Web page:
He asked me where I went to primary school.  He asked for my employment history–when I started with my previous job after college, he told me that Americans work young and asked me to start with my very first job.  He asked for my previous three addresses.  He asked why I had attended Al Akhawayn University the previous year (how did he know that!?)  He typed all of these answers on what had to be a 30-year-old typewriter, then asked me to return in two weeks to pick up my card.

Hooray! I thought.  Two weeks to spare, and I’ll be a Moroccan resident!

Not so fast…Two weeks later, and no sign of my card.  I went to my boss, panicked–he told me to just go to Spain and come back.  I seriously considered it, as well as its cost: At least 1,000 dirhams that I didn’t have to get up to Melilla or Sebta, or across to Algeciras, and back the next day…and that was without sangria and tapas.  I decided to stick it out.

Each day, I returned to the officer, and each day, he told me it wasn’t completed yet.  One time he even asked me out to dinner, telling me it would “speed up the process.”  Eventually I hit the 90 day mark, and then it was too late to try to leave…I would have to simply stick it out, wait for my card.  I was in no danger, of course…the process had been initiated and it was just a matter of waiting.  Just a few more days, I figured.

But it wasn’t.  By the time I got my card, it was a full four and a half months after I had arrived.  I had to get my boss to call the police.  I had to return at least 15 times.  There’s no real moral to this story: Moroccan bureaucracy is what it is, and without advanced technology and a central database, it’s unlikely to change.  Still, I’m just glad I sprung for the multi-year carte de sejour, so long as it means I get to avoid that cop.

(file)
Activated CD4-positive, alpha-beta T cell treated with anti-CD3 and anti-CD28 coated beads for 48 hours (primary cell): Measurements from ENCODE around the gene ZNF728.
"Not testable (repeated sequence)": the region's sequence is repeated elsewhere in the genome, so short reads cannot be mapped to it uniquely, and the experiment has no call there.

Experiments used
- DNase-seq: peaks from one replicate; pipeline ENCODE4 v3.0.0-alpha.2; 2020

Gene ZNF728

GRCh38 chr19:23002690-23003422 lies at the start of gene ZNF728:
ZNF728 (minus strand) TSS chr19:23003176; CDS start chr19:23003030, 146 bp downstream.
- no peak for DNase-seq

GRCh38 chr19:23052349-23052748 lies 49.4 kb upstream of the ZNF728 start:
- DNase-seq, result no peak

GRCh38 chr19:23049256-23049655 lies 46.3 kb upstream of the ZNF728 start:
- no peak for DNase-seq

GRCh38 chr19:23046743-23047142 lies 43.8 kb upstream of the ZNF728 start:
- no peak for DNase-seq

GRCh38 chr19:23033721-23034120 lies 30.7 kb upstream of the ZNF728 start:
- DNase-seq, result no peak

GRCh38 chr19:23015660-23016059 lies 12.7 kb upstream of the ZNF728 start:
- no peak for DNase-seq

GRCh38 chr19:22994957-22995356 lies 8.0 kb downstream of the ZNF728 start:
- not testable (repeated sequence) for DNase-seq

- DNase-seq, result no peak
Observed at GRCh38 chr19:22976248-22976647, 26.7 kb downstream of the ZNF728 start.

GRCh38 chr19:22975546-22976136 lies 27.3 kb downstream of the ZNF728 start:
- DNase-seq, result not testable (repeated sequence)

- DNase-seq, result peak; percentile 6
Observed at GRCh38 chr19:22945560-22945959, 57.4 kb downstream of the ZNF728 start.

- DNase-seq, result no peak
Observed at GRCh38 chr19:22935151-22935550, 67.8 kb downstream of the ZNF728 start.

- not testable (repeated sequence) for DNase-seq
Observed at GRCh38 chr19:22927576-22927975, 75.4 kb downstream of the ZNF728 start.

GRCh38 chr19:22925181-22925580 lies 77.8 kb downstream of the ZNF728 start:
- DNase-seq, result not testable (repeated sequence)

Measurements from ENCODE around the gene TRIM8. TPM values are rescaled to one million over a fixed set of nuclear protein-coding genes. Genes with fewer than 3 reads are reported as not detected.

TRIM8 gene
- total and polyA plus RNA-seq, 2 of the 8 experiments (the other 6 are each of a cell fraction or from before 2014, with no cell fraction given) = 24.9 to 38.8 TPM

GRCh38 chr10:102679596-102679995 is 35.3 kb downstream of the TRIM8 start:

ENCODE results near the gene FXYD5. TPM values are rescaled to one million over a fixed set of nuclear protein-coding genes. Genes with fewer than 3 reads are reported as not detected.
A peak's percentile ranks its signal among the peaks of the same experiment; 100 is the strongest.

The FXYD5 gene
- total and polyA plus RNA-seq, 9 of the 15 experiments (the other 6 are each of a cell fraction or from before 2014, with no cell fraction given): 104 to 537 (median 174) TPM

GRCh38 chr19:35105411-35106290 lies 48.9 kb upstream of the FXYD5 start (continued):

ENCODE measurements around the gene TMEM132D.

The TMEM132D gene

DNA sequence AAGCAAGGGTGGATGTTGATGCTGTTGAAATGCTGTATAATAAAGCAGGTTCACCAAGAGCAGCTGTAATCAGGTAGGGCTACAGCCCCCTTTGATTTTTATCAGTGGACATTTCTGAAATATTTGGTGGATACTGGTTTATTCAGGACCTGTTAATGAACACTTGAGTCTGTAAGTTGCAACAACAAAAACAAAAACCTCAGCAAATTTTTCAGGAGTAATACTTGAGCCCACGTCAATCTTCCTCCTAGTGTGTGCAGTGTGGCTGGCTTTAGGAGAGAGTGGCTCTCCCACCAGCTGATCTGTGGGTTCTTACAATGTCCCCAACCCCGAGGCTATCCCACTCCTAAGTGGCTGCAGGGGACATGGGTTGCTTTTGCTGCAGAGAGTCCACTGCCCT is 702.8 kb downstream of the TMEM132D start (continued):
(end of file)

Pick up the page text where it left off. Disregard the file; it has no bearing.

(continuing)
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Posted on Sunday, August 29th, 2010

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11 comments on ““Just Go to Spain!””

  1. Going to Spain is no easy cake either, I had trouble coming back into Morocco. I got lucky they had someone hire up to talk to but, it already brought me up to angry tears before I got the person who was hire up. I had wondered why so many people were crying in line when I walked up. It is a pain all the way around.

    • I know what you mean, Sylvia. In fact, the second time I “overstayed” my visit (my residence card expired, I think, and I had to renew it–can’t remember the exact circumstance), I was almost prevented from LEAVING the country. Morocco is in fact one of the only countries in the world that detains rather than deports, under such circumstances.

  2. It seems that it is impossible to find out exactly what the requirements for re-entry to Morocco as one approaches three months. Sebta border is to be avoided.
    from my friends experiences. Even returning from a shopping trip to Sebta well within the three months
    we had a two hour wait, and may well not have been
    granted re-entry if we had not been in a car and had a
    Dariga speaker with us.
    Look smart and well dressed and be very patient and pleasant.
    Tangier seemed to be the better option, all our
    semi – resident, property owning friends reckon.

  3. Manus McManus

    Just guess how many times I would have given anything to quick up the a*** so many of them. I wish there was forum for moroccans just to publish these stories. Some of them are really worth sharing!!!!

  4. Would have liked to have heard some of your Stories / problems. Manus.
    What about the Moroccan mobile phone scams, where you get your simcard and charge it or recharge. You are told you have you have, say, 50dh valid for ??? then there is nothing left after a call or two.
    And the phone cards that dont work at all!!!!!!!

    It is sad as we are very happy in Morocco and have many Moroccan friends, who suffer from all the same problems.